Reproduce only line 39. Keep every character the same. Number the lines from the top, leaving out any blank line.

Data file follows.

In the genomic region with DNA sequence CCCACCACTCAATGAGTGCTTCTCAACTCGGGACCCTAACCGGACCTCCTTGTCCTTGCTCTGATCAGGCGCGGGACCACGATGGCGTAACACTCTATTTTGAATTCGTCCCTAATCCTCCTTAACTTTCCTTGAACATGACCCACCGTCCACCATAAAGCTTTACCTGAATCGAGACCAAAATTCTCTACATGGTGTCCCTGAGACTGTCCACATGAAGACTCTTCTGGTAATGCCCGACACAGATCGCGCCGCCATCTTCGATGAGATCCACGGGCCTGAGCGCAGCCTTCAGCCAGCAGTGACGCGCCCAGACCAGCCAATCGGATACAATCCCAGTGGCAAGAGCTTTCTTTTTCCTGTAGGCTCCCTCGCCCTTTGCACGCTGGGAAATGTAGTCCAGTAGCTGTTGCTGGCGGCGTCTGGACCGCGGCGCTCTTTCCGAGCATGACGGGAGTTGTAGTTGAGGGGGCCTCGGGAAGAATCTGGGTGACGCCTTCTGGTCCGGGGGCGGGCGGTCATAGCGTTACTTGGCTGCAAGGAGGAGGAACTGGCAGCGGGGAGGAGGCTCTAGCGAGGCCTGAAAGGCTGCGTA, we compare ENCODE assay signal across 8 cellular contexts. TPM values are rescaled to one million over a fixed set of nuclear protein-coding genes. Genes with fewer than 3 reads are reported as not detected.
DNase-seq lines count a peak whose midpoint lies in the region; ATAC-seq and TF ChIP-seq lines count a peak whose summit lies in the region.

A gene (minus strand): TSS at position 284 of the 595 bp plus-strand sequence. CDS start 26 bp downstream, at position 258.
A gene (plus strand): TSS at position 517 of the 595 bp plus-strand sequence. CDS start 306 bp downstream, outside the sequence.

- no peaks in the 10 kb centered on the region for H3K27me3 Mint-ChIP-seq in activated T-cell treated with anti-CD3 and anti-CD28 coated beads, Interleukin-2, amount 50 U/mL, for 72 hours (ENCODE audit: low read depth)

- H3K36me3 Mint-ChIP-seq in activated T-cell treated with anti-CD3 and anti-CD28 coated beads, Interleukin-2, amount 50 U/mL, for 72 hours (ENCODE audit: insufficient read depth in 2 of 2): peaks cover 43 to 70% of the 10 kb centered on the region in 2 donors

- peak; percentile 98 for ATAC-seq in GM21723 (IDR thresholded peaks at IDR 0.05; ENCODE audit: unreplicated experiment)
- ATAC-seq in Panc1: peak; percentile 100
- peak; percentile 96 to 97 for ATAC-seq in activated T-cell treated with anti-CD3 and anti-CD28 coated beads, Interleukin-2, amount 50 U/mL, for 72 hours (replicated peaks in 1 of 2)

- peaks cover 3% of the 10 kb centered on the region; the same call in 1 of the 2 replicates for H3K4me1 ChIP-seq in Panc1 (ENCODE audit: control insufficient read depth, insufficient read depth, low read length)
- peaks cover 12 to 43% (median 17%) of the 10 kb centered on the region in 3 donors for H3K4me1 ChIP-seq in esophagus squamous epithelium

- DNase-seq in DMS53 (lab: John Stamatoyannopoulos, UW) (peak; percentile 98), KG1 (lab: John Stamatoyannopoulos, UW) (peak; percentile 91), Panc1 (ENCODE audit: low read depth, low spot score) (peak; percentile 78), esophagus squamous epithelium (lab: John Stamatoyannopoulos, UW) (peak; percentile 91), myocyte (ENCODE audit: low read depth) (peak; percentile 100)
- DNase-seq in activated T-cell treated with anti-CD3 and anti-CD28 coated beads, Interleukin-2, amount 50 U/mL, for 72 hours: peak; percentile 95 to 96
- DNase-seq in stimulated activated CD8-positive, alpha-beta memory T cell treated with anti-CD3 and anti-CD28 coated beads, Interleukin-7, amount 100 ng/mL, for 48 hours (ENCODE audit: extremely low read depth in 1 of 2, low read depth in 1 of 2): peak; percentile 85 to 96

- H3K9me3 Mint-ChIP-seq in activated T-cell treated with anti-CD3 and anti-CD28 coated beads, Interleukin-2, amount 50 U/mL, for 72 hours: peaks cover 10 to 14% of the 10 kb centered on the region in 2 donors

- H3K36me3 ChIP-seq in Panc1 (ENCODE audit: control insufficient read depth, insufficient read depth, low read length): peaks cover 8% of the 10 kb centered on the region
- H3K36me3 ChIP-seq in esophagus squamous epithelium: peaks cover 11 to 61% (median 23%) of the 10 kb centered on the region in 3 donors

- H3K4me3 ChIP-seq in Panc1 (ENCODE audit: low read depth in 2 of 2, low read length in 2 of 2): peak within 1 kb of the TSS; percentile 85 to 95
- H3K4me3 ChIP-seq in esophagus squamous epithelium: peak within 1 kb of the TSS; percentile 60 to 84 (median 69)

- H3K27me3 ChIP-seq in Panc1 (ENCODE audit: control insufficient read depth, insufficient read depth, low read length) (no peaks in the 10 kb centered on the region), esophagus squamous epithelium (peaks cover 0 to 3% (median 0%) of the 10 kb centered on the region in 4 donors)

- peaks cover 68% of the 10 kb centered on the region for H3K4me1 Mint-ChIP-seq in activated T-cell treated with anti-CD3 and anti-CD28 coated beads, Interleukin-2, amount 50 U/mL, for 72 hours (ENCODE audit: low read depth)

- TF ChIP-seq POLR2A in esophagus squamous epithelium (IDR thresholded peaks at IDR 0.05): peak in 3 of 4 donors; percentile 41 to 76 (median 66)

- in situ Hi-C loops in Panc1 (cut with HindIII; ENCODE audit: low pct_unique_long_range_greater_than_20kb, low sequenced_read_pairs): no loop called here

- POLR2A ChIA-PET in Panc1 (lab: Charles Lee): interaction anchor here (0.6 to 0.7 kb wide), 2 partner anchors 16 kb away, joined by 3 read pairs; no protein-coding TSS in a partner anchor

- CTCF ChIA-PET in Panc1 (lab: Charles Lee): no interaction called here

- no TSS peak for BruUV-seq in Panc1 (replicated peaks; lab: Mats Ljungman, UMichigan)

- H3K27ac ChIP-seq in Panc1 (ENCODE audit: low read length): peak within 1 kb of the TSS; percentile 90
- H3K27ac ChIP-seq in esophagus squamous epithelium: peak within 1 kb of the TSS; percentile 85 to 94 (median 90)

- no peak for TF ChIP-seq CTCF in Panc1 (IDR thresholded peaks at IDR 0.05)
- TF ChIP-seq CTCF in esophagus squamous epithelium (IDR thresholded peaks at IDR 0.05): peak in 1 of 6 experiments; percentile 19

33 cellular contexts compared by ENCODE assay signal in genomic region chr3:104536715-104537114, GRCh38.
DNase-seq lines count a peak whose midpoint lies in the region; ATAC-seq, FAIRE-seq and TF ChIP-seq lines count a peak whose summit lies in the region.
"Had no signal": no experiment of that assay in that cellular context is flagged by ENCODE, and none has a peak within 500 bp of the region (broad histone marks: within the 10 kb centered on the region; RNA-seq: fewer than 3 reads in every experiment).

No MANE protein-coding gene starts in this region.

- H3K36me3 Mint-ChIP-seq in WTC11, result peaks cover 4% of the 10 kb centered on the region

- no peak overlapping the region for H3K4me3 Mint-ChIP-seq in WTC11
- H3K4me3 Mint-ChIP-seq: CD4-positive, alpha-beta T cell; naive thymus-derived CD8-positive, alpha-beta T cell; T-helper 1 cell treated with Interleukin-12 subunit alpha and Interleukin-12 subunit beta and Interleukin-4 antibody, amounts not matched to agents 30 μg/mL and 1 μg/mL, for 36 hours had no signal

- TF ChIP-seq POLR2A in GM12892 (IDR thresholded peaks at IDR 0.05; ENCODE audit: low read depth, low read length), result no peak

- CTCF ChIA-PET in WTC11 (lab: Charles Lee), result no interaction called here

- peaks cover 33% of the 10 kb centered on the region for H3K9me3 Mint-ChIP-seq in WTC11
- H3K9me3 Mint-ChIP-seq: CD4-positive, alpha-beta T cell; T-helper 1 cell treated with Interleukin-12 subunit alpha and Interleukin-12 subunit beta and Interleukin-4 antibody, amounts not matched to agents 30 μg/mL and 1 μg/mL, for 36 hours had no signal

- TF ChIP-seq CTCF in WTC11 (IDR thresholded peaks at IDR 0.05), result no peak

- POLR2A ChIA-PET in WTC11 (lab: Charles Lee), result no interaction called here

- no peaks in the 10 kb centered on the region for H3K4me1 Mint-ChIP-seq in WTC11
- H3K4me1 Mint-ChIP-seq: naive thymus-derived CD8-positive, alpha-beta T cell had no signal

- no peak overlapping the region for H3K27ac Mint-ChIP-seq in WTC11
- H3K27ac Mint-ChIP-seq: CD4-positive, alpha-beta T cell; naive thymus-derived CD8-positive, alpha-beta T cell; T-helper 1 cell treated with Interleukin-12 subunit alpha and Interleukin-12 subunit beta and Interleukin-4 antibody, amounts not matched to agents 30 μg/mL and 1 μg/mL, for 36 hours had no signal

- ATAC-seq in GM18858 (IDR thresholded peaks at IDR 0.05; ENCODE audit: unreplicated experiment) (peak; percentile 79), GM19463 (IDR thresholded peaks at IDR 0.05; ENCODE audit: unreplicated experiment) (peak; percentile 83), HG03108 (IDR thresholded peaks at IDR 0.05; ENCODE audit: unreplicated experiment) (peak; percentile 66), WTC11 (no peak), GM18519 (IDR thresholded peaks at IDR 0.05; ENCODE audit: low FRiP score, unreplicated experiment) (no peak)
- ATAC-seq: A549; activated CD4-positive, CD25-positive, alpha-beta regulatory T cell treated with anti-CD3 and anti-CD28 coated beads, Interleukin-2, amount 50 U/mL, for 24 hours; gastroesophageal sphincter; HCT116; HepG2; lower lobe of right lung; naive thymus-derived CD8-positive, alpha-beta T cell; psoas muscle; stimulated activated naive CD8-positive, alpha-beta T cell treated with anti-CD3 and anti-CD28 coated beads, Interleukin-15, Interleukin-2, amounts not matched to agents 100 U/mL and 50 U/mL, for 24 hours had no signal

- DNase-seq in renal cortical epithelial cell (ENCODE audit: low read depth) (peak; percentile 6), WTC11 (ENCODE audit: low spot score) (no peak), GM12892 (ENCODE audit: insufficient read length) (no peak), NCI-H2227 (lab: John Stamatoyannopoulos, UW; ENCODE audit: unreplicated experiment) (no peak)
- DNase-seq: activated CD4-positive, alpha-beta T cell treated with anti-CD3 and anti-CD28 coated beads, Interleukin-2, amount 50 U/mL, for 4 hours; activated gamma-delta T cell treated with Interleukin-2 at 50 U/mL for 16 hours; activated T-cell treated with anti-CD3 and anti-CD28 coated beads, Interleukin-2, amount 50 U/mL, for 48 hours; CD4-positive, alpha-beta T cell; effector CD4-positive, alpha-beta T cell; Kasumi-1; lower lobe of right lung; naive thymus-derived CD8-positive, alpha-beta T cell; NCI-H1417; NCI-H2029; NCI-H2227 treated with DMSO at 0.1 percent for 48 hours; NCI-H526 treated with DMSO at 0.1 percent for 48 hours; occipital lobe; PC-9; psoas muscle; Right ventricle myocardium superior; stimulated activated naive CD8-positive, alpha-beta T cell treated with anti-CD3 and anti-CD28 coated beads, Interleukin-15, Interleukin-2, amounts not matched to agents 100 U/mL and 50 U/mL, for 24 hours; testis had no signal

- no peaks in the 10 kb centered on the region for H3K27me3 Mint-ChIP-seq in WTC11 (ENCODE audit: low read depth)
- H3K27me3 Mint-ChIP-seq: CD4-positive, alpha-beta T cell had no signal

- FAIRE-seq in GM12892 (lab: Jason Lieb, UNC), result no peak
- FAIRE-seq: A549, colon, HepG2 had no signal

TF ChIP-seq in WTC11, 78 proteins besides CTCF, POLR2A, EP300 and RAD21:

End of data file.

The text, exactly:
- CTCF ChIA-PET in WTC11 (lab: Charles Lee), result no interaction called here